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Region Stories

These stories illustrate how early childhood programs and services funded by First Things First make a difference for young children and families in communities across Arizona.

Home visitation program helps Peach Springs girl reach healthy developmental milestones

Mother and daughter with parent educator

Racine Whatoname already had two daughters when her youngest Rayne was born, but the gap in years between the older two and the baby made Whatoname feel like a first-time mother all over again.

“Everything felt totally new again,” she said.

Whatoname found support through the Hualapai home visitation program, which is designed to strengthen families in Peach Springs by providing pregnant women and families of young children with personalized information on their child’s health and development. The First Things First Hualapai Region funds the program.

“I’ve learned that it’s okay to ask questions or ask for help,” Whatoname said. “I am so much more comfortable reaching out for feedback now.”

She was first introduced to home visitation by a friend who recommended the program. The more Whatoname learned about the home visitation program, the more she reflected on the early experiences of her two older daughters. Her middle daughter in particular exhibited what Whatoname recognizes now were red flags about her language development.

“It didn’t feel right to me as a mom, but I didn’t really have a frame of reference,” Whatoname said. “She wasn’t really talking, and she knew maybe one or two words when she started Head Start and began getting speech therapy.

“Thinking about that experience (with my middle daughter) and how ready she could have been for school, maybe something like home visitation would have helped me see those things earlier.”

During a recent home visit, Rayne’s parent educator, Carmella Fuentes, reviewed results of the 3-yearold’s Ages and Stages Questionnaire, a screening tool used to a child’s development in three areas, including physical, intellectual and social-emotional. After some discussion, Fuentes introduced an activity that is designed to challenge Rayne’s motor skills, while also showing the mother elements of creating quality learning experiences.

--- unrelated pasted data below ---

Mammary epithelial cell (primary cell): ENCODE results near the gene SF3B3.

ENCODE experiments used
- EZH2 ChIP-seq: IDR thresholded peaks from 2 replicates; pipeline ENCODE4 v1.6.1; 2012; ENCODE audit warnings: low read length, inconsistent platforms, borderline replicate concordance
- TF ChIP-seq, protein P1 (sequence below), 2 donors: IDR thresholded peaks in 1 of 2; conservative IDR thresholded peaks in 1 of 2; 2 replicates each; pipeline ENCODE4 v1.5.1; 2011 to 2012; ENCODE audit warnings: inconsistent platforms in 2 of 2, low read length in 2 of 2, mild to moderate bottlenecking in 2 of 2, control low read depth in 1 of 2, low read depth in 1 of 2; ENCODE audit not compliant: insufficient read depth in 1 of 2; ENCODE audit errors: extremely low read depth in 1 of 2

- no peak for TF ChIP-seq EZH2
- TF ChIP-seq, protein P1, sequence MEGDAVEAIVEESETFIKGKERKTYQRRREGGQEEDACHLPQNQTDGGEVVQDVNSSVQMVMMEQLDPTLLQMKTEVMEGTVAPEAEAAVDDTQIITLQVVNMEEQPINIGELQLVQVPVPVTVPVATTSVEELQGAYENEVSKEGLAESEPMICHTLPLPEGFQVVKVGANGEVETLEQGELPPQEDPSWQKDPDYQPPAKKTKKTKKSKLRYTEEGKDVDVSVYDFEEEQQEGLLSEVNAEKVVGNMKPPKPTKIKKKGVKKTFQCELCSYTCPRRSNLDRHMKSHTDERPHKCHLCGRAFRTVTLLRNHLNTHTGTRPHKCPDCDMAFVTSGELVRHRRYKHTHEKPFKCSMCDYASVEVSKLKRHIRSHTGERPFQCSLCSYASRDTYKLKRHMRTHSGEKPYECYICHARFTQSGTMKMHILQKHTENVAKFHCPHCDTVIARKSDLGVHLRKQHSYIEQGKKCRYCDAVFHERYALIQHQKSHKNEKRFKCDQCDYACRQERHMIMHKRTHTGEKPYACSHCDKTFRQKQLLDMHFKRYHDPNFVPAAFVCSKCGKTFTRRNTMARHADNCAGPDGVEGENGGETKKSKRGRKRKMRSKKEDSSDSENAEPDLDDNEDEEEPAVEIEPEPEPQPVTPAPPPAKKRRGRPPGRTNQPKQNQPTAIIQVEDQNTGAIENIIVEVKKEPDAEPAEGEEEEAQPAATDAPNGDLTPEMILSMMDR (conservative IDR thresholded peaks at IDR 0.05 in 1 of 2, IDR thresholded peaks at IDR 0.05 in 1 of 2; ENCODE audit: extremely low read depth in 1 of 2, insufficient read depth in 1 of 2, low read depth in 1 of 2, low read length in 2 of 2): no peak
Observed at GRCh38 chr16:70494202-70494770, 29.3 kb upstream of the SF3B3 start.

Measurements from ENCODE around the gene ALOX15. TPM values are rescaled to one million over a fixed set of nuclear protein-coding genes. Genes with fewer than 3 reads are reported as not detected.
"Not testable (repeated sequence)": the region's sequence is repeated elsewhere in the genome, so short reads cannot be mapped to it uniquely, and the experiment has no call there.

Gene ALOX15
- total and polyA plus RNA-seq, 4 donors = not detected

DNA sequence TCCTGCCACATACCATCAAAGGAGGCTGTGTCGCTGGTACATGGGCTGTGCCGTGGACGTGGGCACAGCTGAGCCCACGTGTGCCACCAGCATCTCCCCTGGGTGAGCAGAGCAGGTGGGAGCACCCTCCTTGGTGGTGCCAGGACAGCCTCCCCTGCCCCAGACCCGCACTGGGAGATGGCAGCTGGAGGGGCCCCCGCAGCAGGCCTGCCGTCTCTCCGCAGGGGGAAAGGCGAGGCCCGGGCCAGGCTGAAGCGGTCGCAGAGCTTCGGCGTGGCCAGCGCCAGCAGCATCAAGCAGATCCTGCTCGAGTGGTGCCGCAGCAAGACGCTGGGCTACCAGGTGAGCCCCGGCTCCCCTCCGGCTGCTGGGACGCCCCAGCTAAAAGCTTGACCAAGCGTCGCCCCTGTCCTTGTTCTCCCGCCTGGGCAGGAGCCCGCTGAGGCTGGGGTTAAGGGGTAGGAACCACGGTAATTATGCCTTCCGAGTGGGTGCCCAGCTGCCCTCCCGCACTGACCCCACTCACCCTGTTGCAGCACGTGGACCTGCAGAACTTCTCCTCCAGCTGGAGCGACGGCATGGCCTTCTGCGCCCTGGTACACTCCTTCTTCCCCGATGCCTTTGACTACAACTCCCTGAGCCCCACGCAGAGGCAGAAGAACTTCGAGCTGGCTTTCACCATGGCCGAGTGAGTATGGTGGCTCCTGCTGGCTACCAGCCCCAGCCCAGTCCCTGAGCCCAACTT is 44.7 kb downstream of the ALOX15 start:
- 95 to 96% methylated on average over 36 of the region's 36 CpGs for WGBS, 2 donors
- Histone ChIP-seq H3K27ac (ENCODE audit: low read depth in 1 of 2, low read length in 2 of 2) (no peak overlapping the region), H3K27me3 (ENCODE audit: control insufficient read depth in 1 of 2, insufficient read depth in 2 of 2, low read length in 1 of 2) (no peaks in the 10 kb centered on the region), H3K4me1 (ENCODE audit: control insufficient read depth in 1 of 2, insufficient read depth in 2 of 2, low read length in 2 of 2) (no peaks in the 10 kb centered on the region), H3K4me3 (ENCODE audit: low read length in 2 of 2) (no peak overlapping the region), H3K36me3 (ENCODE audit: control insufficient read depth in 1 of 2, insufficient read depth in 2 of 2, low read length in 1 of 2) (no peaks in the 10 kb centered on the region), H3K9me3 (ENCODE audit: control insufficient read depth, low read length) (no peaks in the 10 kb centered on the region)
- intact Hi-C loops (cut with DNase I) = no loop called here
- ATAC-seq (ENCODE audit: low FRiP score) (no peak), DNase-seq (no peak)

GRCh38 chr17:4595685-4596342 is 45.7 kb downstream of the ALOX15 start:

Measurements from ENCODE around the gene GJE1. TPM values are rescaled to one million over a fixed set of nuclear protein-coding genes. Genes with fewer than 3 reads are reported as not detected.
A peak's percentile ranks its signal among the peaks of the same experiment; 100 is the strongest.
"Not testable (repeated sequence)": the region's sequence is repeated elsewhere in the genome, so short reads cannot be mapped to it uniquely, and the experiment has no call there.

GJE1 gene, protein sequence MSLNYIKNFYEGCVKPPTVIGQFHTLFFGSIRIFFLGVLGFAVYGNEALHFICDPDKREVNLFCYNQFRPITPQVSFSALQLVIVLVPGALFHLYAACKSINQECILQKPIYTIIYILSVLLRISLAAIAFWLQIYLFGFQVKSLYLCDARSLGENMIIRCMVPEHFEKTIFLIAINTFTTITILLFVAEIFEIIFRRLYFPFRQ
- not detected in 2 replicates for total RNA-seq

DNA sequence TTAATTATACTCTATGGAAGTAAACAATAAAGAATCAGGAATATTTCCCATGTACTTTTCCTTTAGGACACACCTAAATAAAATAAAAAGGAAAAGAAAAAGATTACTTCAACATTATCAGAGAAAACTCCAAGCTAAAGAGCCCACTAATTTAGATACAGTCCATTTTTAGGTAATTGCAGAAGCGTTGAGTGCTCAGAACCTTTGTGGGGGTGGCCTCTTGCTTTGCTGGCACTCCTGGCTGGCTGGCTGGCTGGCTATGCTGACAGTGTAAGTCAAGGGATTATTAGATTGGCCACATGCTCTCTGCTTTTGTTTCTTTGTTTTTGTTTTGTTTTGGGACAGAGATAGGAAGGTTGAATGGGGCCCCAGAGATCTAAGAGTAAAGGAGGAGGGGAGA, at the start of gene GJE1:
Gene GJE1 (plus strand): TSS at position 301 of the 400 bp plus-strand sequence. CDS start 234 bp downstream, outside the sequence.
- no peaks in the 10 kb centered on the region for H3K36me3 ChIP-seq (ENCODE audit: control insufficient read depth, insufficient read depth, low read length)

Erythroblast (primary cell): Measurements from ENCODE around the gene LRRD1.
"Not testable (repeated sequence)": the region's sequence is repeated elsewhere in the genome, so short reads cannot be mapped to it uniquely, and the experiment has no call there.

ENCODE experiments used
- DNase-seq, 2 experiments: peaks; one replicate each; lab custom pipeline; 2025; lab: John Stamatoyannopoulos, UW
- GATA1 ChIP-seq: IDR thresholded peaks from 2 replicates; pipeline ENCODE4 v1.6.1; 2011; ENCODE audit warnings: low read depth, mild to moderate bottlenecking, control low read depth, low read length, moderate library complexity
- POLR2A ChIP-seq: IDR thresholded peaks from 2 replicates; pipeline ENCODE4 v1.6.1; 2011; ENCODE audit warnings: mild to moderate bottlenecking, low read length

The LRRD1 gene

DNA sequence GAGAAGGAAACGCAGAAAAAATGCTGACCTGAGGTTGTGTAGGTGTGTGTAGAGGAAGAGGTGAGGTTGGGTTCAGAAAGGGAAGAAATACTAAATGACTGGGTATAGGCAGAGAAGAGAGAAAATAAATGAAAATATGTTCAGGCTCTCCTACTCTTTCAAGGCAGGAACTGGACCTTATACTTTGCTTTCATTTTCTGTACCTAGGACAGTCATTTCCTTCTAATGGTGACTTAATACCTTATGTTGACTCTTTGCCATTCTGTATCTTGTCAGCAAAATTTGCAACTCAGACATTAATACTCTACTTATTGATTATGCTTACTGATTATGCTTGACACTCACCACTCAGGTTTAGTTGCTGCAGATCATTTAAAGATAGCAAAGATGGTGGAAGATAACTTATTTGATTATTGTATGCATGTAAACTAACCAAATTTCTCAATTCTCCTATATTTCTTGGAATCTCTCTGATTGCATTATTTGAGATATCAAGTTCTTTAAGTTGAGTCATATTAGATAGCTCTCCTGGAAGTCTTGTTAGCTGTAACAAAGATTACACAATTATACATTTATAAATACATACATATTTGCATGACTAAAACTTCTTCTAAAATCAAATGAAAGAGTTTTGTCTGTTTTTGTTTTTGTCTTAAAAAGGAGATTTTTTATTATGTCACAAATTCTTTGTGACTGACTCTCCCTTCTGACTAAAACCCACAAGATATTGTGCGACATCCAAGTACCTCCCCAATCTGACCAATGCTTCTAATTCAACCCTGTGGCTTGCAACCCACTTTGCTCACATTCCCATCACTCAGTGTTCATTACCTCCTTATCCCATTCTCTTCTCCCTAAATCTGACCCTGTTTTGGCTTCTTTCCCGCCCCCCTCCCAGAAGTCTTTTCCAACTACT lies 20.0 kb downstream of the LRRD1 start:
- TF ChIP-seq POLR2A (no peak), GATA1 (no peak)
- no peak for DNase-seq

“She’s responding to you in a sustained, interactive way,” Fuentes explained to Whatoname as Rayne alternated between coloring papers and trying to cut them using child-safe scissors.

As they continued to talk, Whatoname mentioned a new challenge: her toddler’s anxiety in public settings such as the grocery store or meeting new people.

While it is common for young children to act shy or express fear in new situations, Whatoname said she was concerned that this change in her youngest daughter’s attitude could impact her readiness to start Head Start, where she’ll be interacting with teachers and other children.

A key component of home visitation is to provide families with the tools to address situations such as this. Fuentes suggested Whatoname try to redirect Rayne’s anxiety such as asking pointed questions to distract or reassure her.

“I’ve learned that it’s okay to ask questions or ask for help,” Whatoname said. “I am so much more comfortable reaching out for feedback now.”

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